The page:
Nestled among the McMansions and mock Georgian townhouses of the Melbourne suburb of Kew, Charles House is strikingly different, not only in aesthetics but functionality too. Designed to service a family for at least the next 25 years, this highly original new build is intended to accommodate the ever-changing needs of its inhabitants and eventually house grandparents too.
“They wanted a home that could adapt to their young children’s needs as they grew into adulthood, and a place where they could comfortably accommodate grandparents in the near future. They asked for a practical, low maintenance house and garden, filled with light and water features and blurred distinctions between the indoors and outdoors,” says the architect responsible for the project, Andrew Maynard of Austin Maynard architects.
The ground floor layout offers fabulous flexibility and features a music/living room plus a student den or granny flat/apartment complete with its own bathroom and wheelchair-friendly garden access. “This is a truly adaptable space that can either extend the family’s living areas, or be closed off to be its own independent zone. For now, this space is for the family to share music, to read and to rest but in a few years, it will become a home to grandparents,” says Andrew.
Upstairs, all the rooms can be opened up or isolated depending on requirements. “Upstairs, the kid’s bedrooms open up to each other, onto hallways and the living area, as well as the study. As the children grow and change, their spaces can adapt to suit their level of engagement with their home and their family,” says Andrew. The parent’s retreat is separated entirely, accessible via a bridge.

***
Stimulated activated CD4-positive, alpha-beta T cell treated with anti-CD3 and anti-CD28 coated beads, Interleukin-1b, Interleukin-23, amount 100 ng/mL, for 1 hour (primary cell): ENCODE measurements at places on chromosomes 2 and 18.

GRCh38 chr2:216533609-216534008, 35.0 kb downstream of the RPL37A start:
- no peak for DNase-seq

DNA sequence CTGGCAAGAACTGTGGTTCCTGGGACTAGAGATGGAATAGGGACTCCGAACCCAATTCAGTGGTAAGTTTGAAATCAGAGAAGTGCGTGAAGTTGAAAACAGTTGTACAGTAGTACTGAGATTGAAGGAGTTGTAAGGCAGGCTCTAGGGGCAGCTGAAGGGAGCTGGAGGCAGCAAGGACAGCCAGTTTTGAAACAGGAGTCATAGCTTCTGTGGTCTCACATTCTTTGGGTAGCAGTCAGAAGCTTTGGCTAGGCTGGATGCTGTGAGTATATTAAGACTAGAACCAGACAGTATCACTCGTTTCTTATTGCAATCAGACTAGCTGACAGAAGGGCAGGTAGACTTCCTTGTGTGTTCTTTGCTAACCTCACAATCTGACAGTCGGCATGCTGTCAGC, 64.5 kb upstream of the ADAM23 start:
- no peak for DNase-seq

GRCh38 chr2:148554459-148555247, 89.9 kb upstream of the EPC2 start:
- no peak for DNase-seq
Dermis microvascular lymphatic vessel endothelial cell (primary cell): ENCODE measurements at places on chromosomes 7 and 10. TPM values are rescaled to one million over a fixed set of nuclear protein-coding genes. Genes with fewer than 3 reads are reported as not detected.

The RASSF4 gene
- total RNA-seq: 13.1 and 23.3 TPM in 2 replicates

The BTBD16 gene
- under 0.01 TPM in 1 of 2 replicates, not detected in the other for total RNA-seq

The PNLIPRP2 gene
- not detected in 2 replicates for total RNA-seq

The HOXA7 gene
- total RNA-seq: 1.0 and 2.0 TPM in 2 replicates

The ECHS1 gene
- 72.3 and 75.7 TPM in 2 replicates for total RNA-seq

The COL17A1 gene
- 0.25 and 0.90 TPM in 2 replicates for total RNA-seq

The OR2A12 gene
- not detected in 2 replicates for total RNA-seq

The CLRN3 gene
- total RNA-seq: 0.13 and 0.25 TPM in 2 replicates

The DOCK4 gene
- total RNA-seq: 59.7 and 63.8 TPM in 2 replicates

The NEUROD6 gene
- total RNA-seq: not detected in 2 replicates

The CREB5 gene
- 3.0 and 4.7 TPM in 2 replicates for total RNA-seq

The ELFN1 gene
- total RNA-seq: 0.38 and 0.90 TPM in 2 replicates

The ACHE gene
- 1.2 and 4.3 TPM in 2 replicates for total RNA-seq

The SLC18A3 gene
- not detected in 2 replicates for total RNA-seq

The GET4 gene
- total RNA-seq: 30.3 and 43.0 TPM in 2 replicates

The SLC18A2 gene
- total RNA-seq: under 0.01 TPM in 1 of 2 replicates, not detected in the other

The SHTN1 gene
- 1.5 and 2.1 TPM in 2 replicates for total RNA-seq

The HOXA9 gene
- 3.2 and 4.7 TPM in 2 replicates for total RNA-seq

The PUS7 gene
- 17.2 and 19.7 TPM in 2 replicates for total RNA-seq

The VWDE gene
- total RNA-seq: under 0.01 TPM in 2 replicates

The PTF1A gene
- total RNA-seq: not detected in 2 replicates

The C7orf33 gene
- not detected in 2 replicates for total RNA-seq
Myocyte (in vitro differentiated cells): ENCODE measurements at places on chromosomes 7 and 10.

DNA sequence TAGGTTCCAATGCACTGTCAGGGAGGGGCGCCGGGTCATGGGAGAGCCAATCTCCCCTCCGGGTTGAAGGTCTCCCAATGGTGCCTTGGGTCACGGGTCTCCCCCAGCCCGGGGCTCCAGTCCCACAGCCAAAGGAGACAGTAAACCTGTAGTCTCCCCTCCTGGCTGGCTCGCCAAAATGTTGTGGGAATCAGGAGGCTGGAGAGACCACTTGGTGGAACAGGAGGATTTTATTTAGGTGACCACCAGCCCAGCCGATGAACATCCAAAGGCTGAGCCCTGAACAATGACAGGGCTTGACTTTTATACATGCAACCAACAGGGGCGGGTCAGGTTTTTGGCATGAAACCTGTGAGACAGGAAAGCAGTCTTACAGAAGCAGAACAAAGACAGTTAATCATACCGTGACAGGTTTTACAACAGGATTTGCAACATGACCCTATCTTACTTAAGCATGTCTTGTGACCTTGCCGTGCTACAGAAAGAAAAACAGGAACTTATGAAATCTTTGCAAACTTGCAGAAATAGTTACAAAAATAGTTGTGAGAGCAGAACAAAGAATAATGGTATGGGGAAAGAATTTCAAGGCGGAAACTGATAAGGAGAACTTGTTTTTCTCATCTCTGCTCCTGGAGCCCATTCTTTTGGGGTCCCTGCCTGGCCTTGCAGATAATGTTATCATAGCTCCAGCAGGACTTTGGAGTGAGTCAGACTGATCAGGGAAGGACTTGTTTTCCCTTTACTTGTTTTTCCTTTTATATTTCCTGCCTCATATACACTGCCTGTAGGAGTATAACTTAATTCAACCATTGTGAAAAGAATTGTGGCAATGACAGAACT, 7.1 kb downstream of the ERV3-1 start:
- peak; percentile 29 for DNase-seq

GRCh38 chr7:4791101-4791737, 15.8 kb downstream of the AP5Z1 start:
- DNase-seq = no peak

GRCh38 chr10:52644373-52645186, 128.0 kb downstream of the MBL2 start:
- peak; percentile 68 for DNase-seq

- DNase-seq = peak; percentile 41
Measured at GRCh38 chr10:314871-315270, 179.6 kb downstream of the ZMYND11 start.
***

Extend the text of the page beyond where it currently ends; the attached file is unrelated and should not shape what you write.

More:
From the outside, the most striking design feature is the use of slate cladding – a council building covenant demanded that any new home built on the site had to be clad in the material (perhaps as a nod to the older homes in the area that feature slate roofs). “The beauty, skill and detail usually lost to the sky up on the roof, can be appreciated close up,” says Andrew who engaged seasoned craftsman to clad the home’s exterior and some interior surfaces too. “They were excited by the challenges of applying their craft to vertical walls, rather than just the roof. Each of the patterns used on the various facades are patterns recommended by the contractors, from their years of experience working with slate,” says Andrew.
And, given the state of the economy, it’s highly possible that we will see more of this type of dwelling — something that isn’t lost on Andrew. “Multi-generational housing is a double-edged sword. It is wonderful in many ways – a diverse family home is often a healthy family home. However, multi-generational homes also reflect the nature of our economy and the dire consequences of housing un-affordability,” says Andrew.
Photography: Peter Bennetts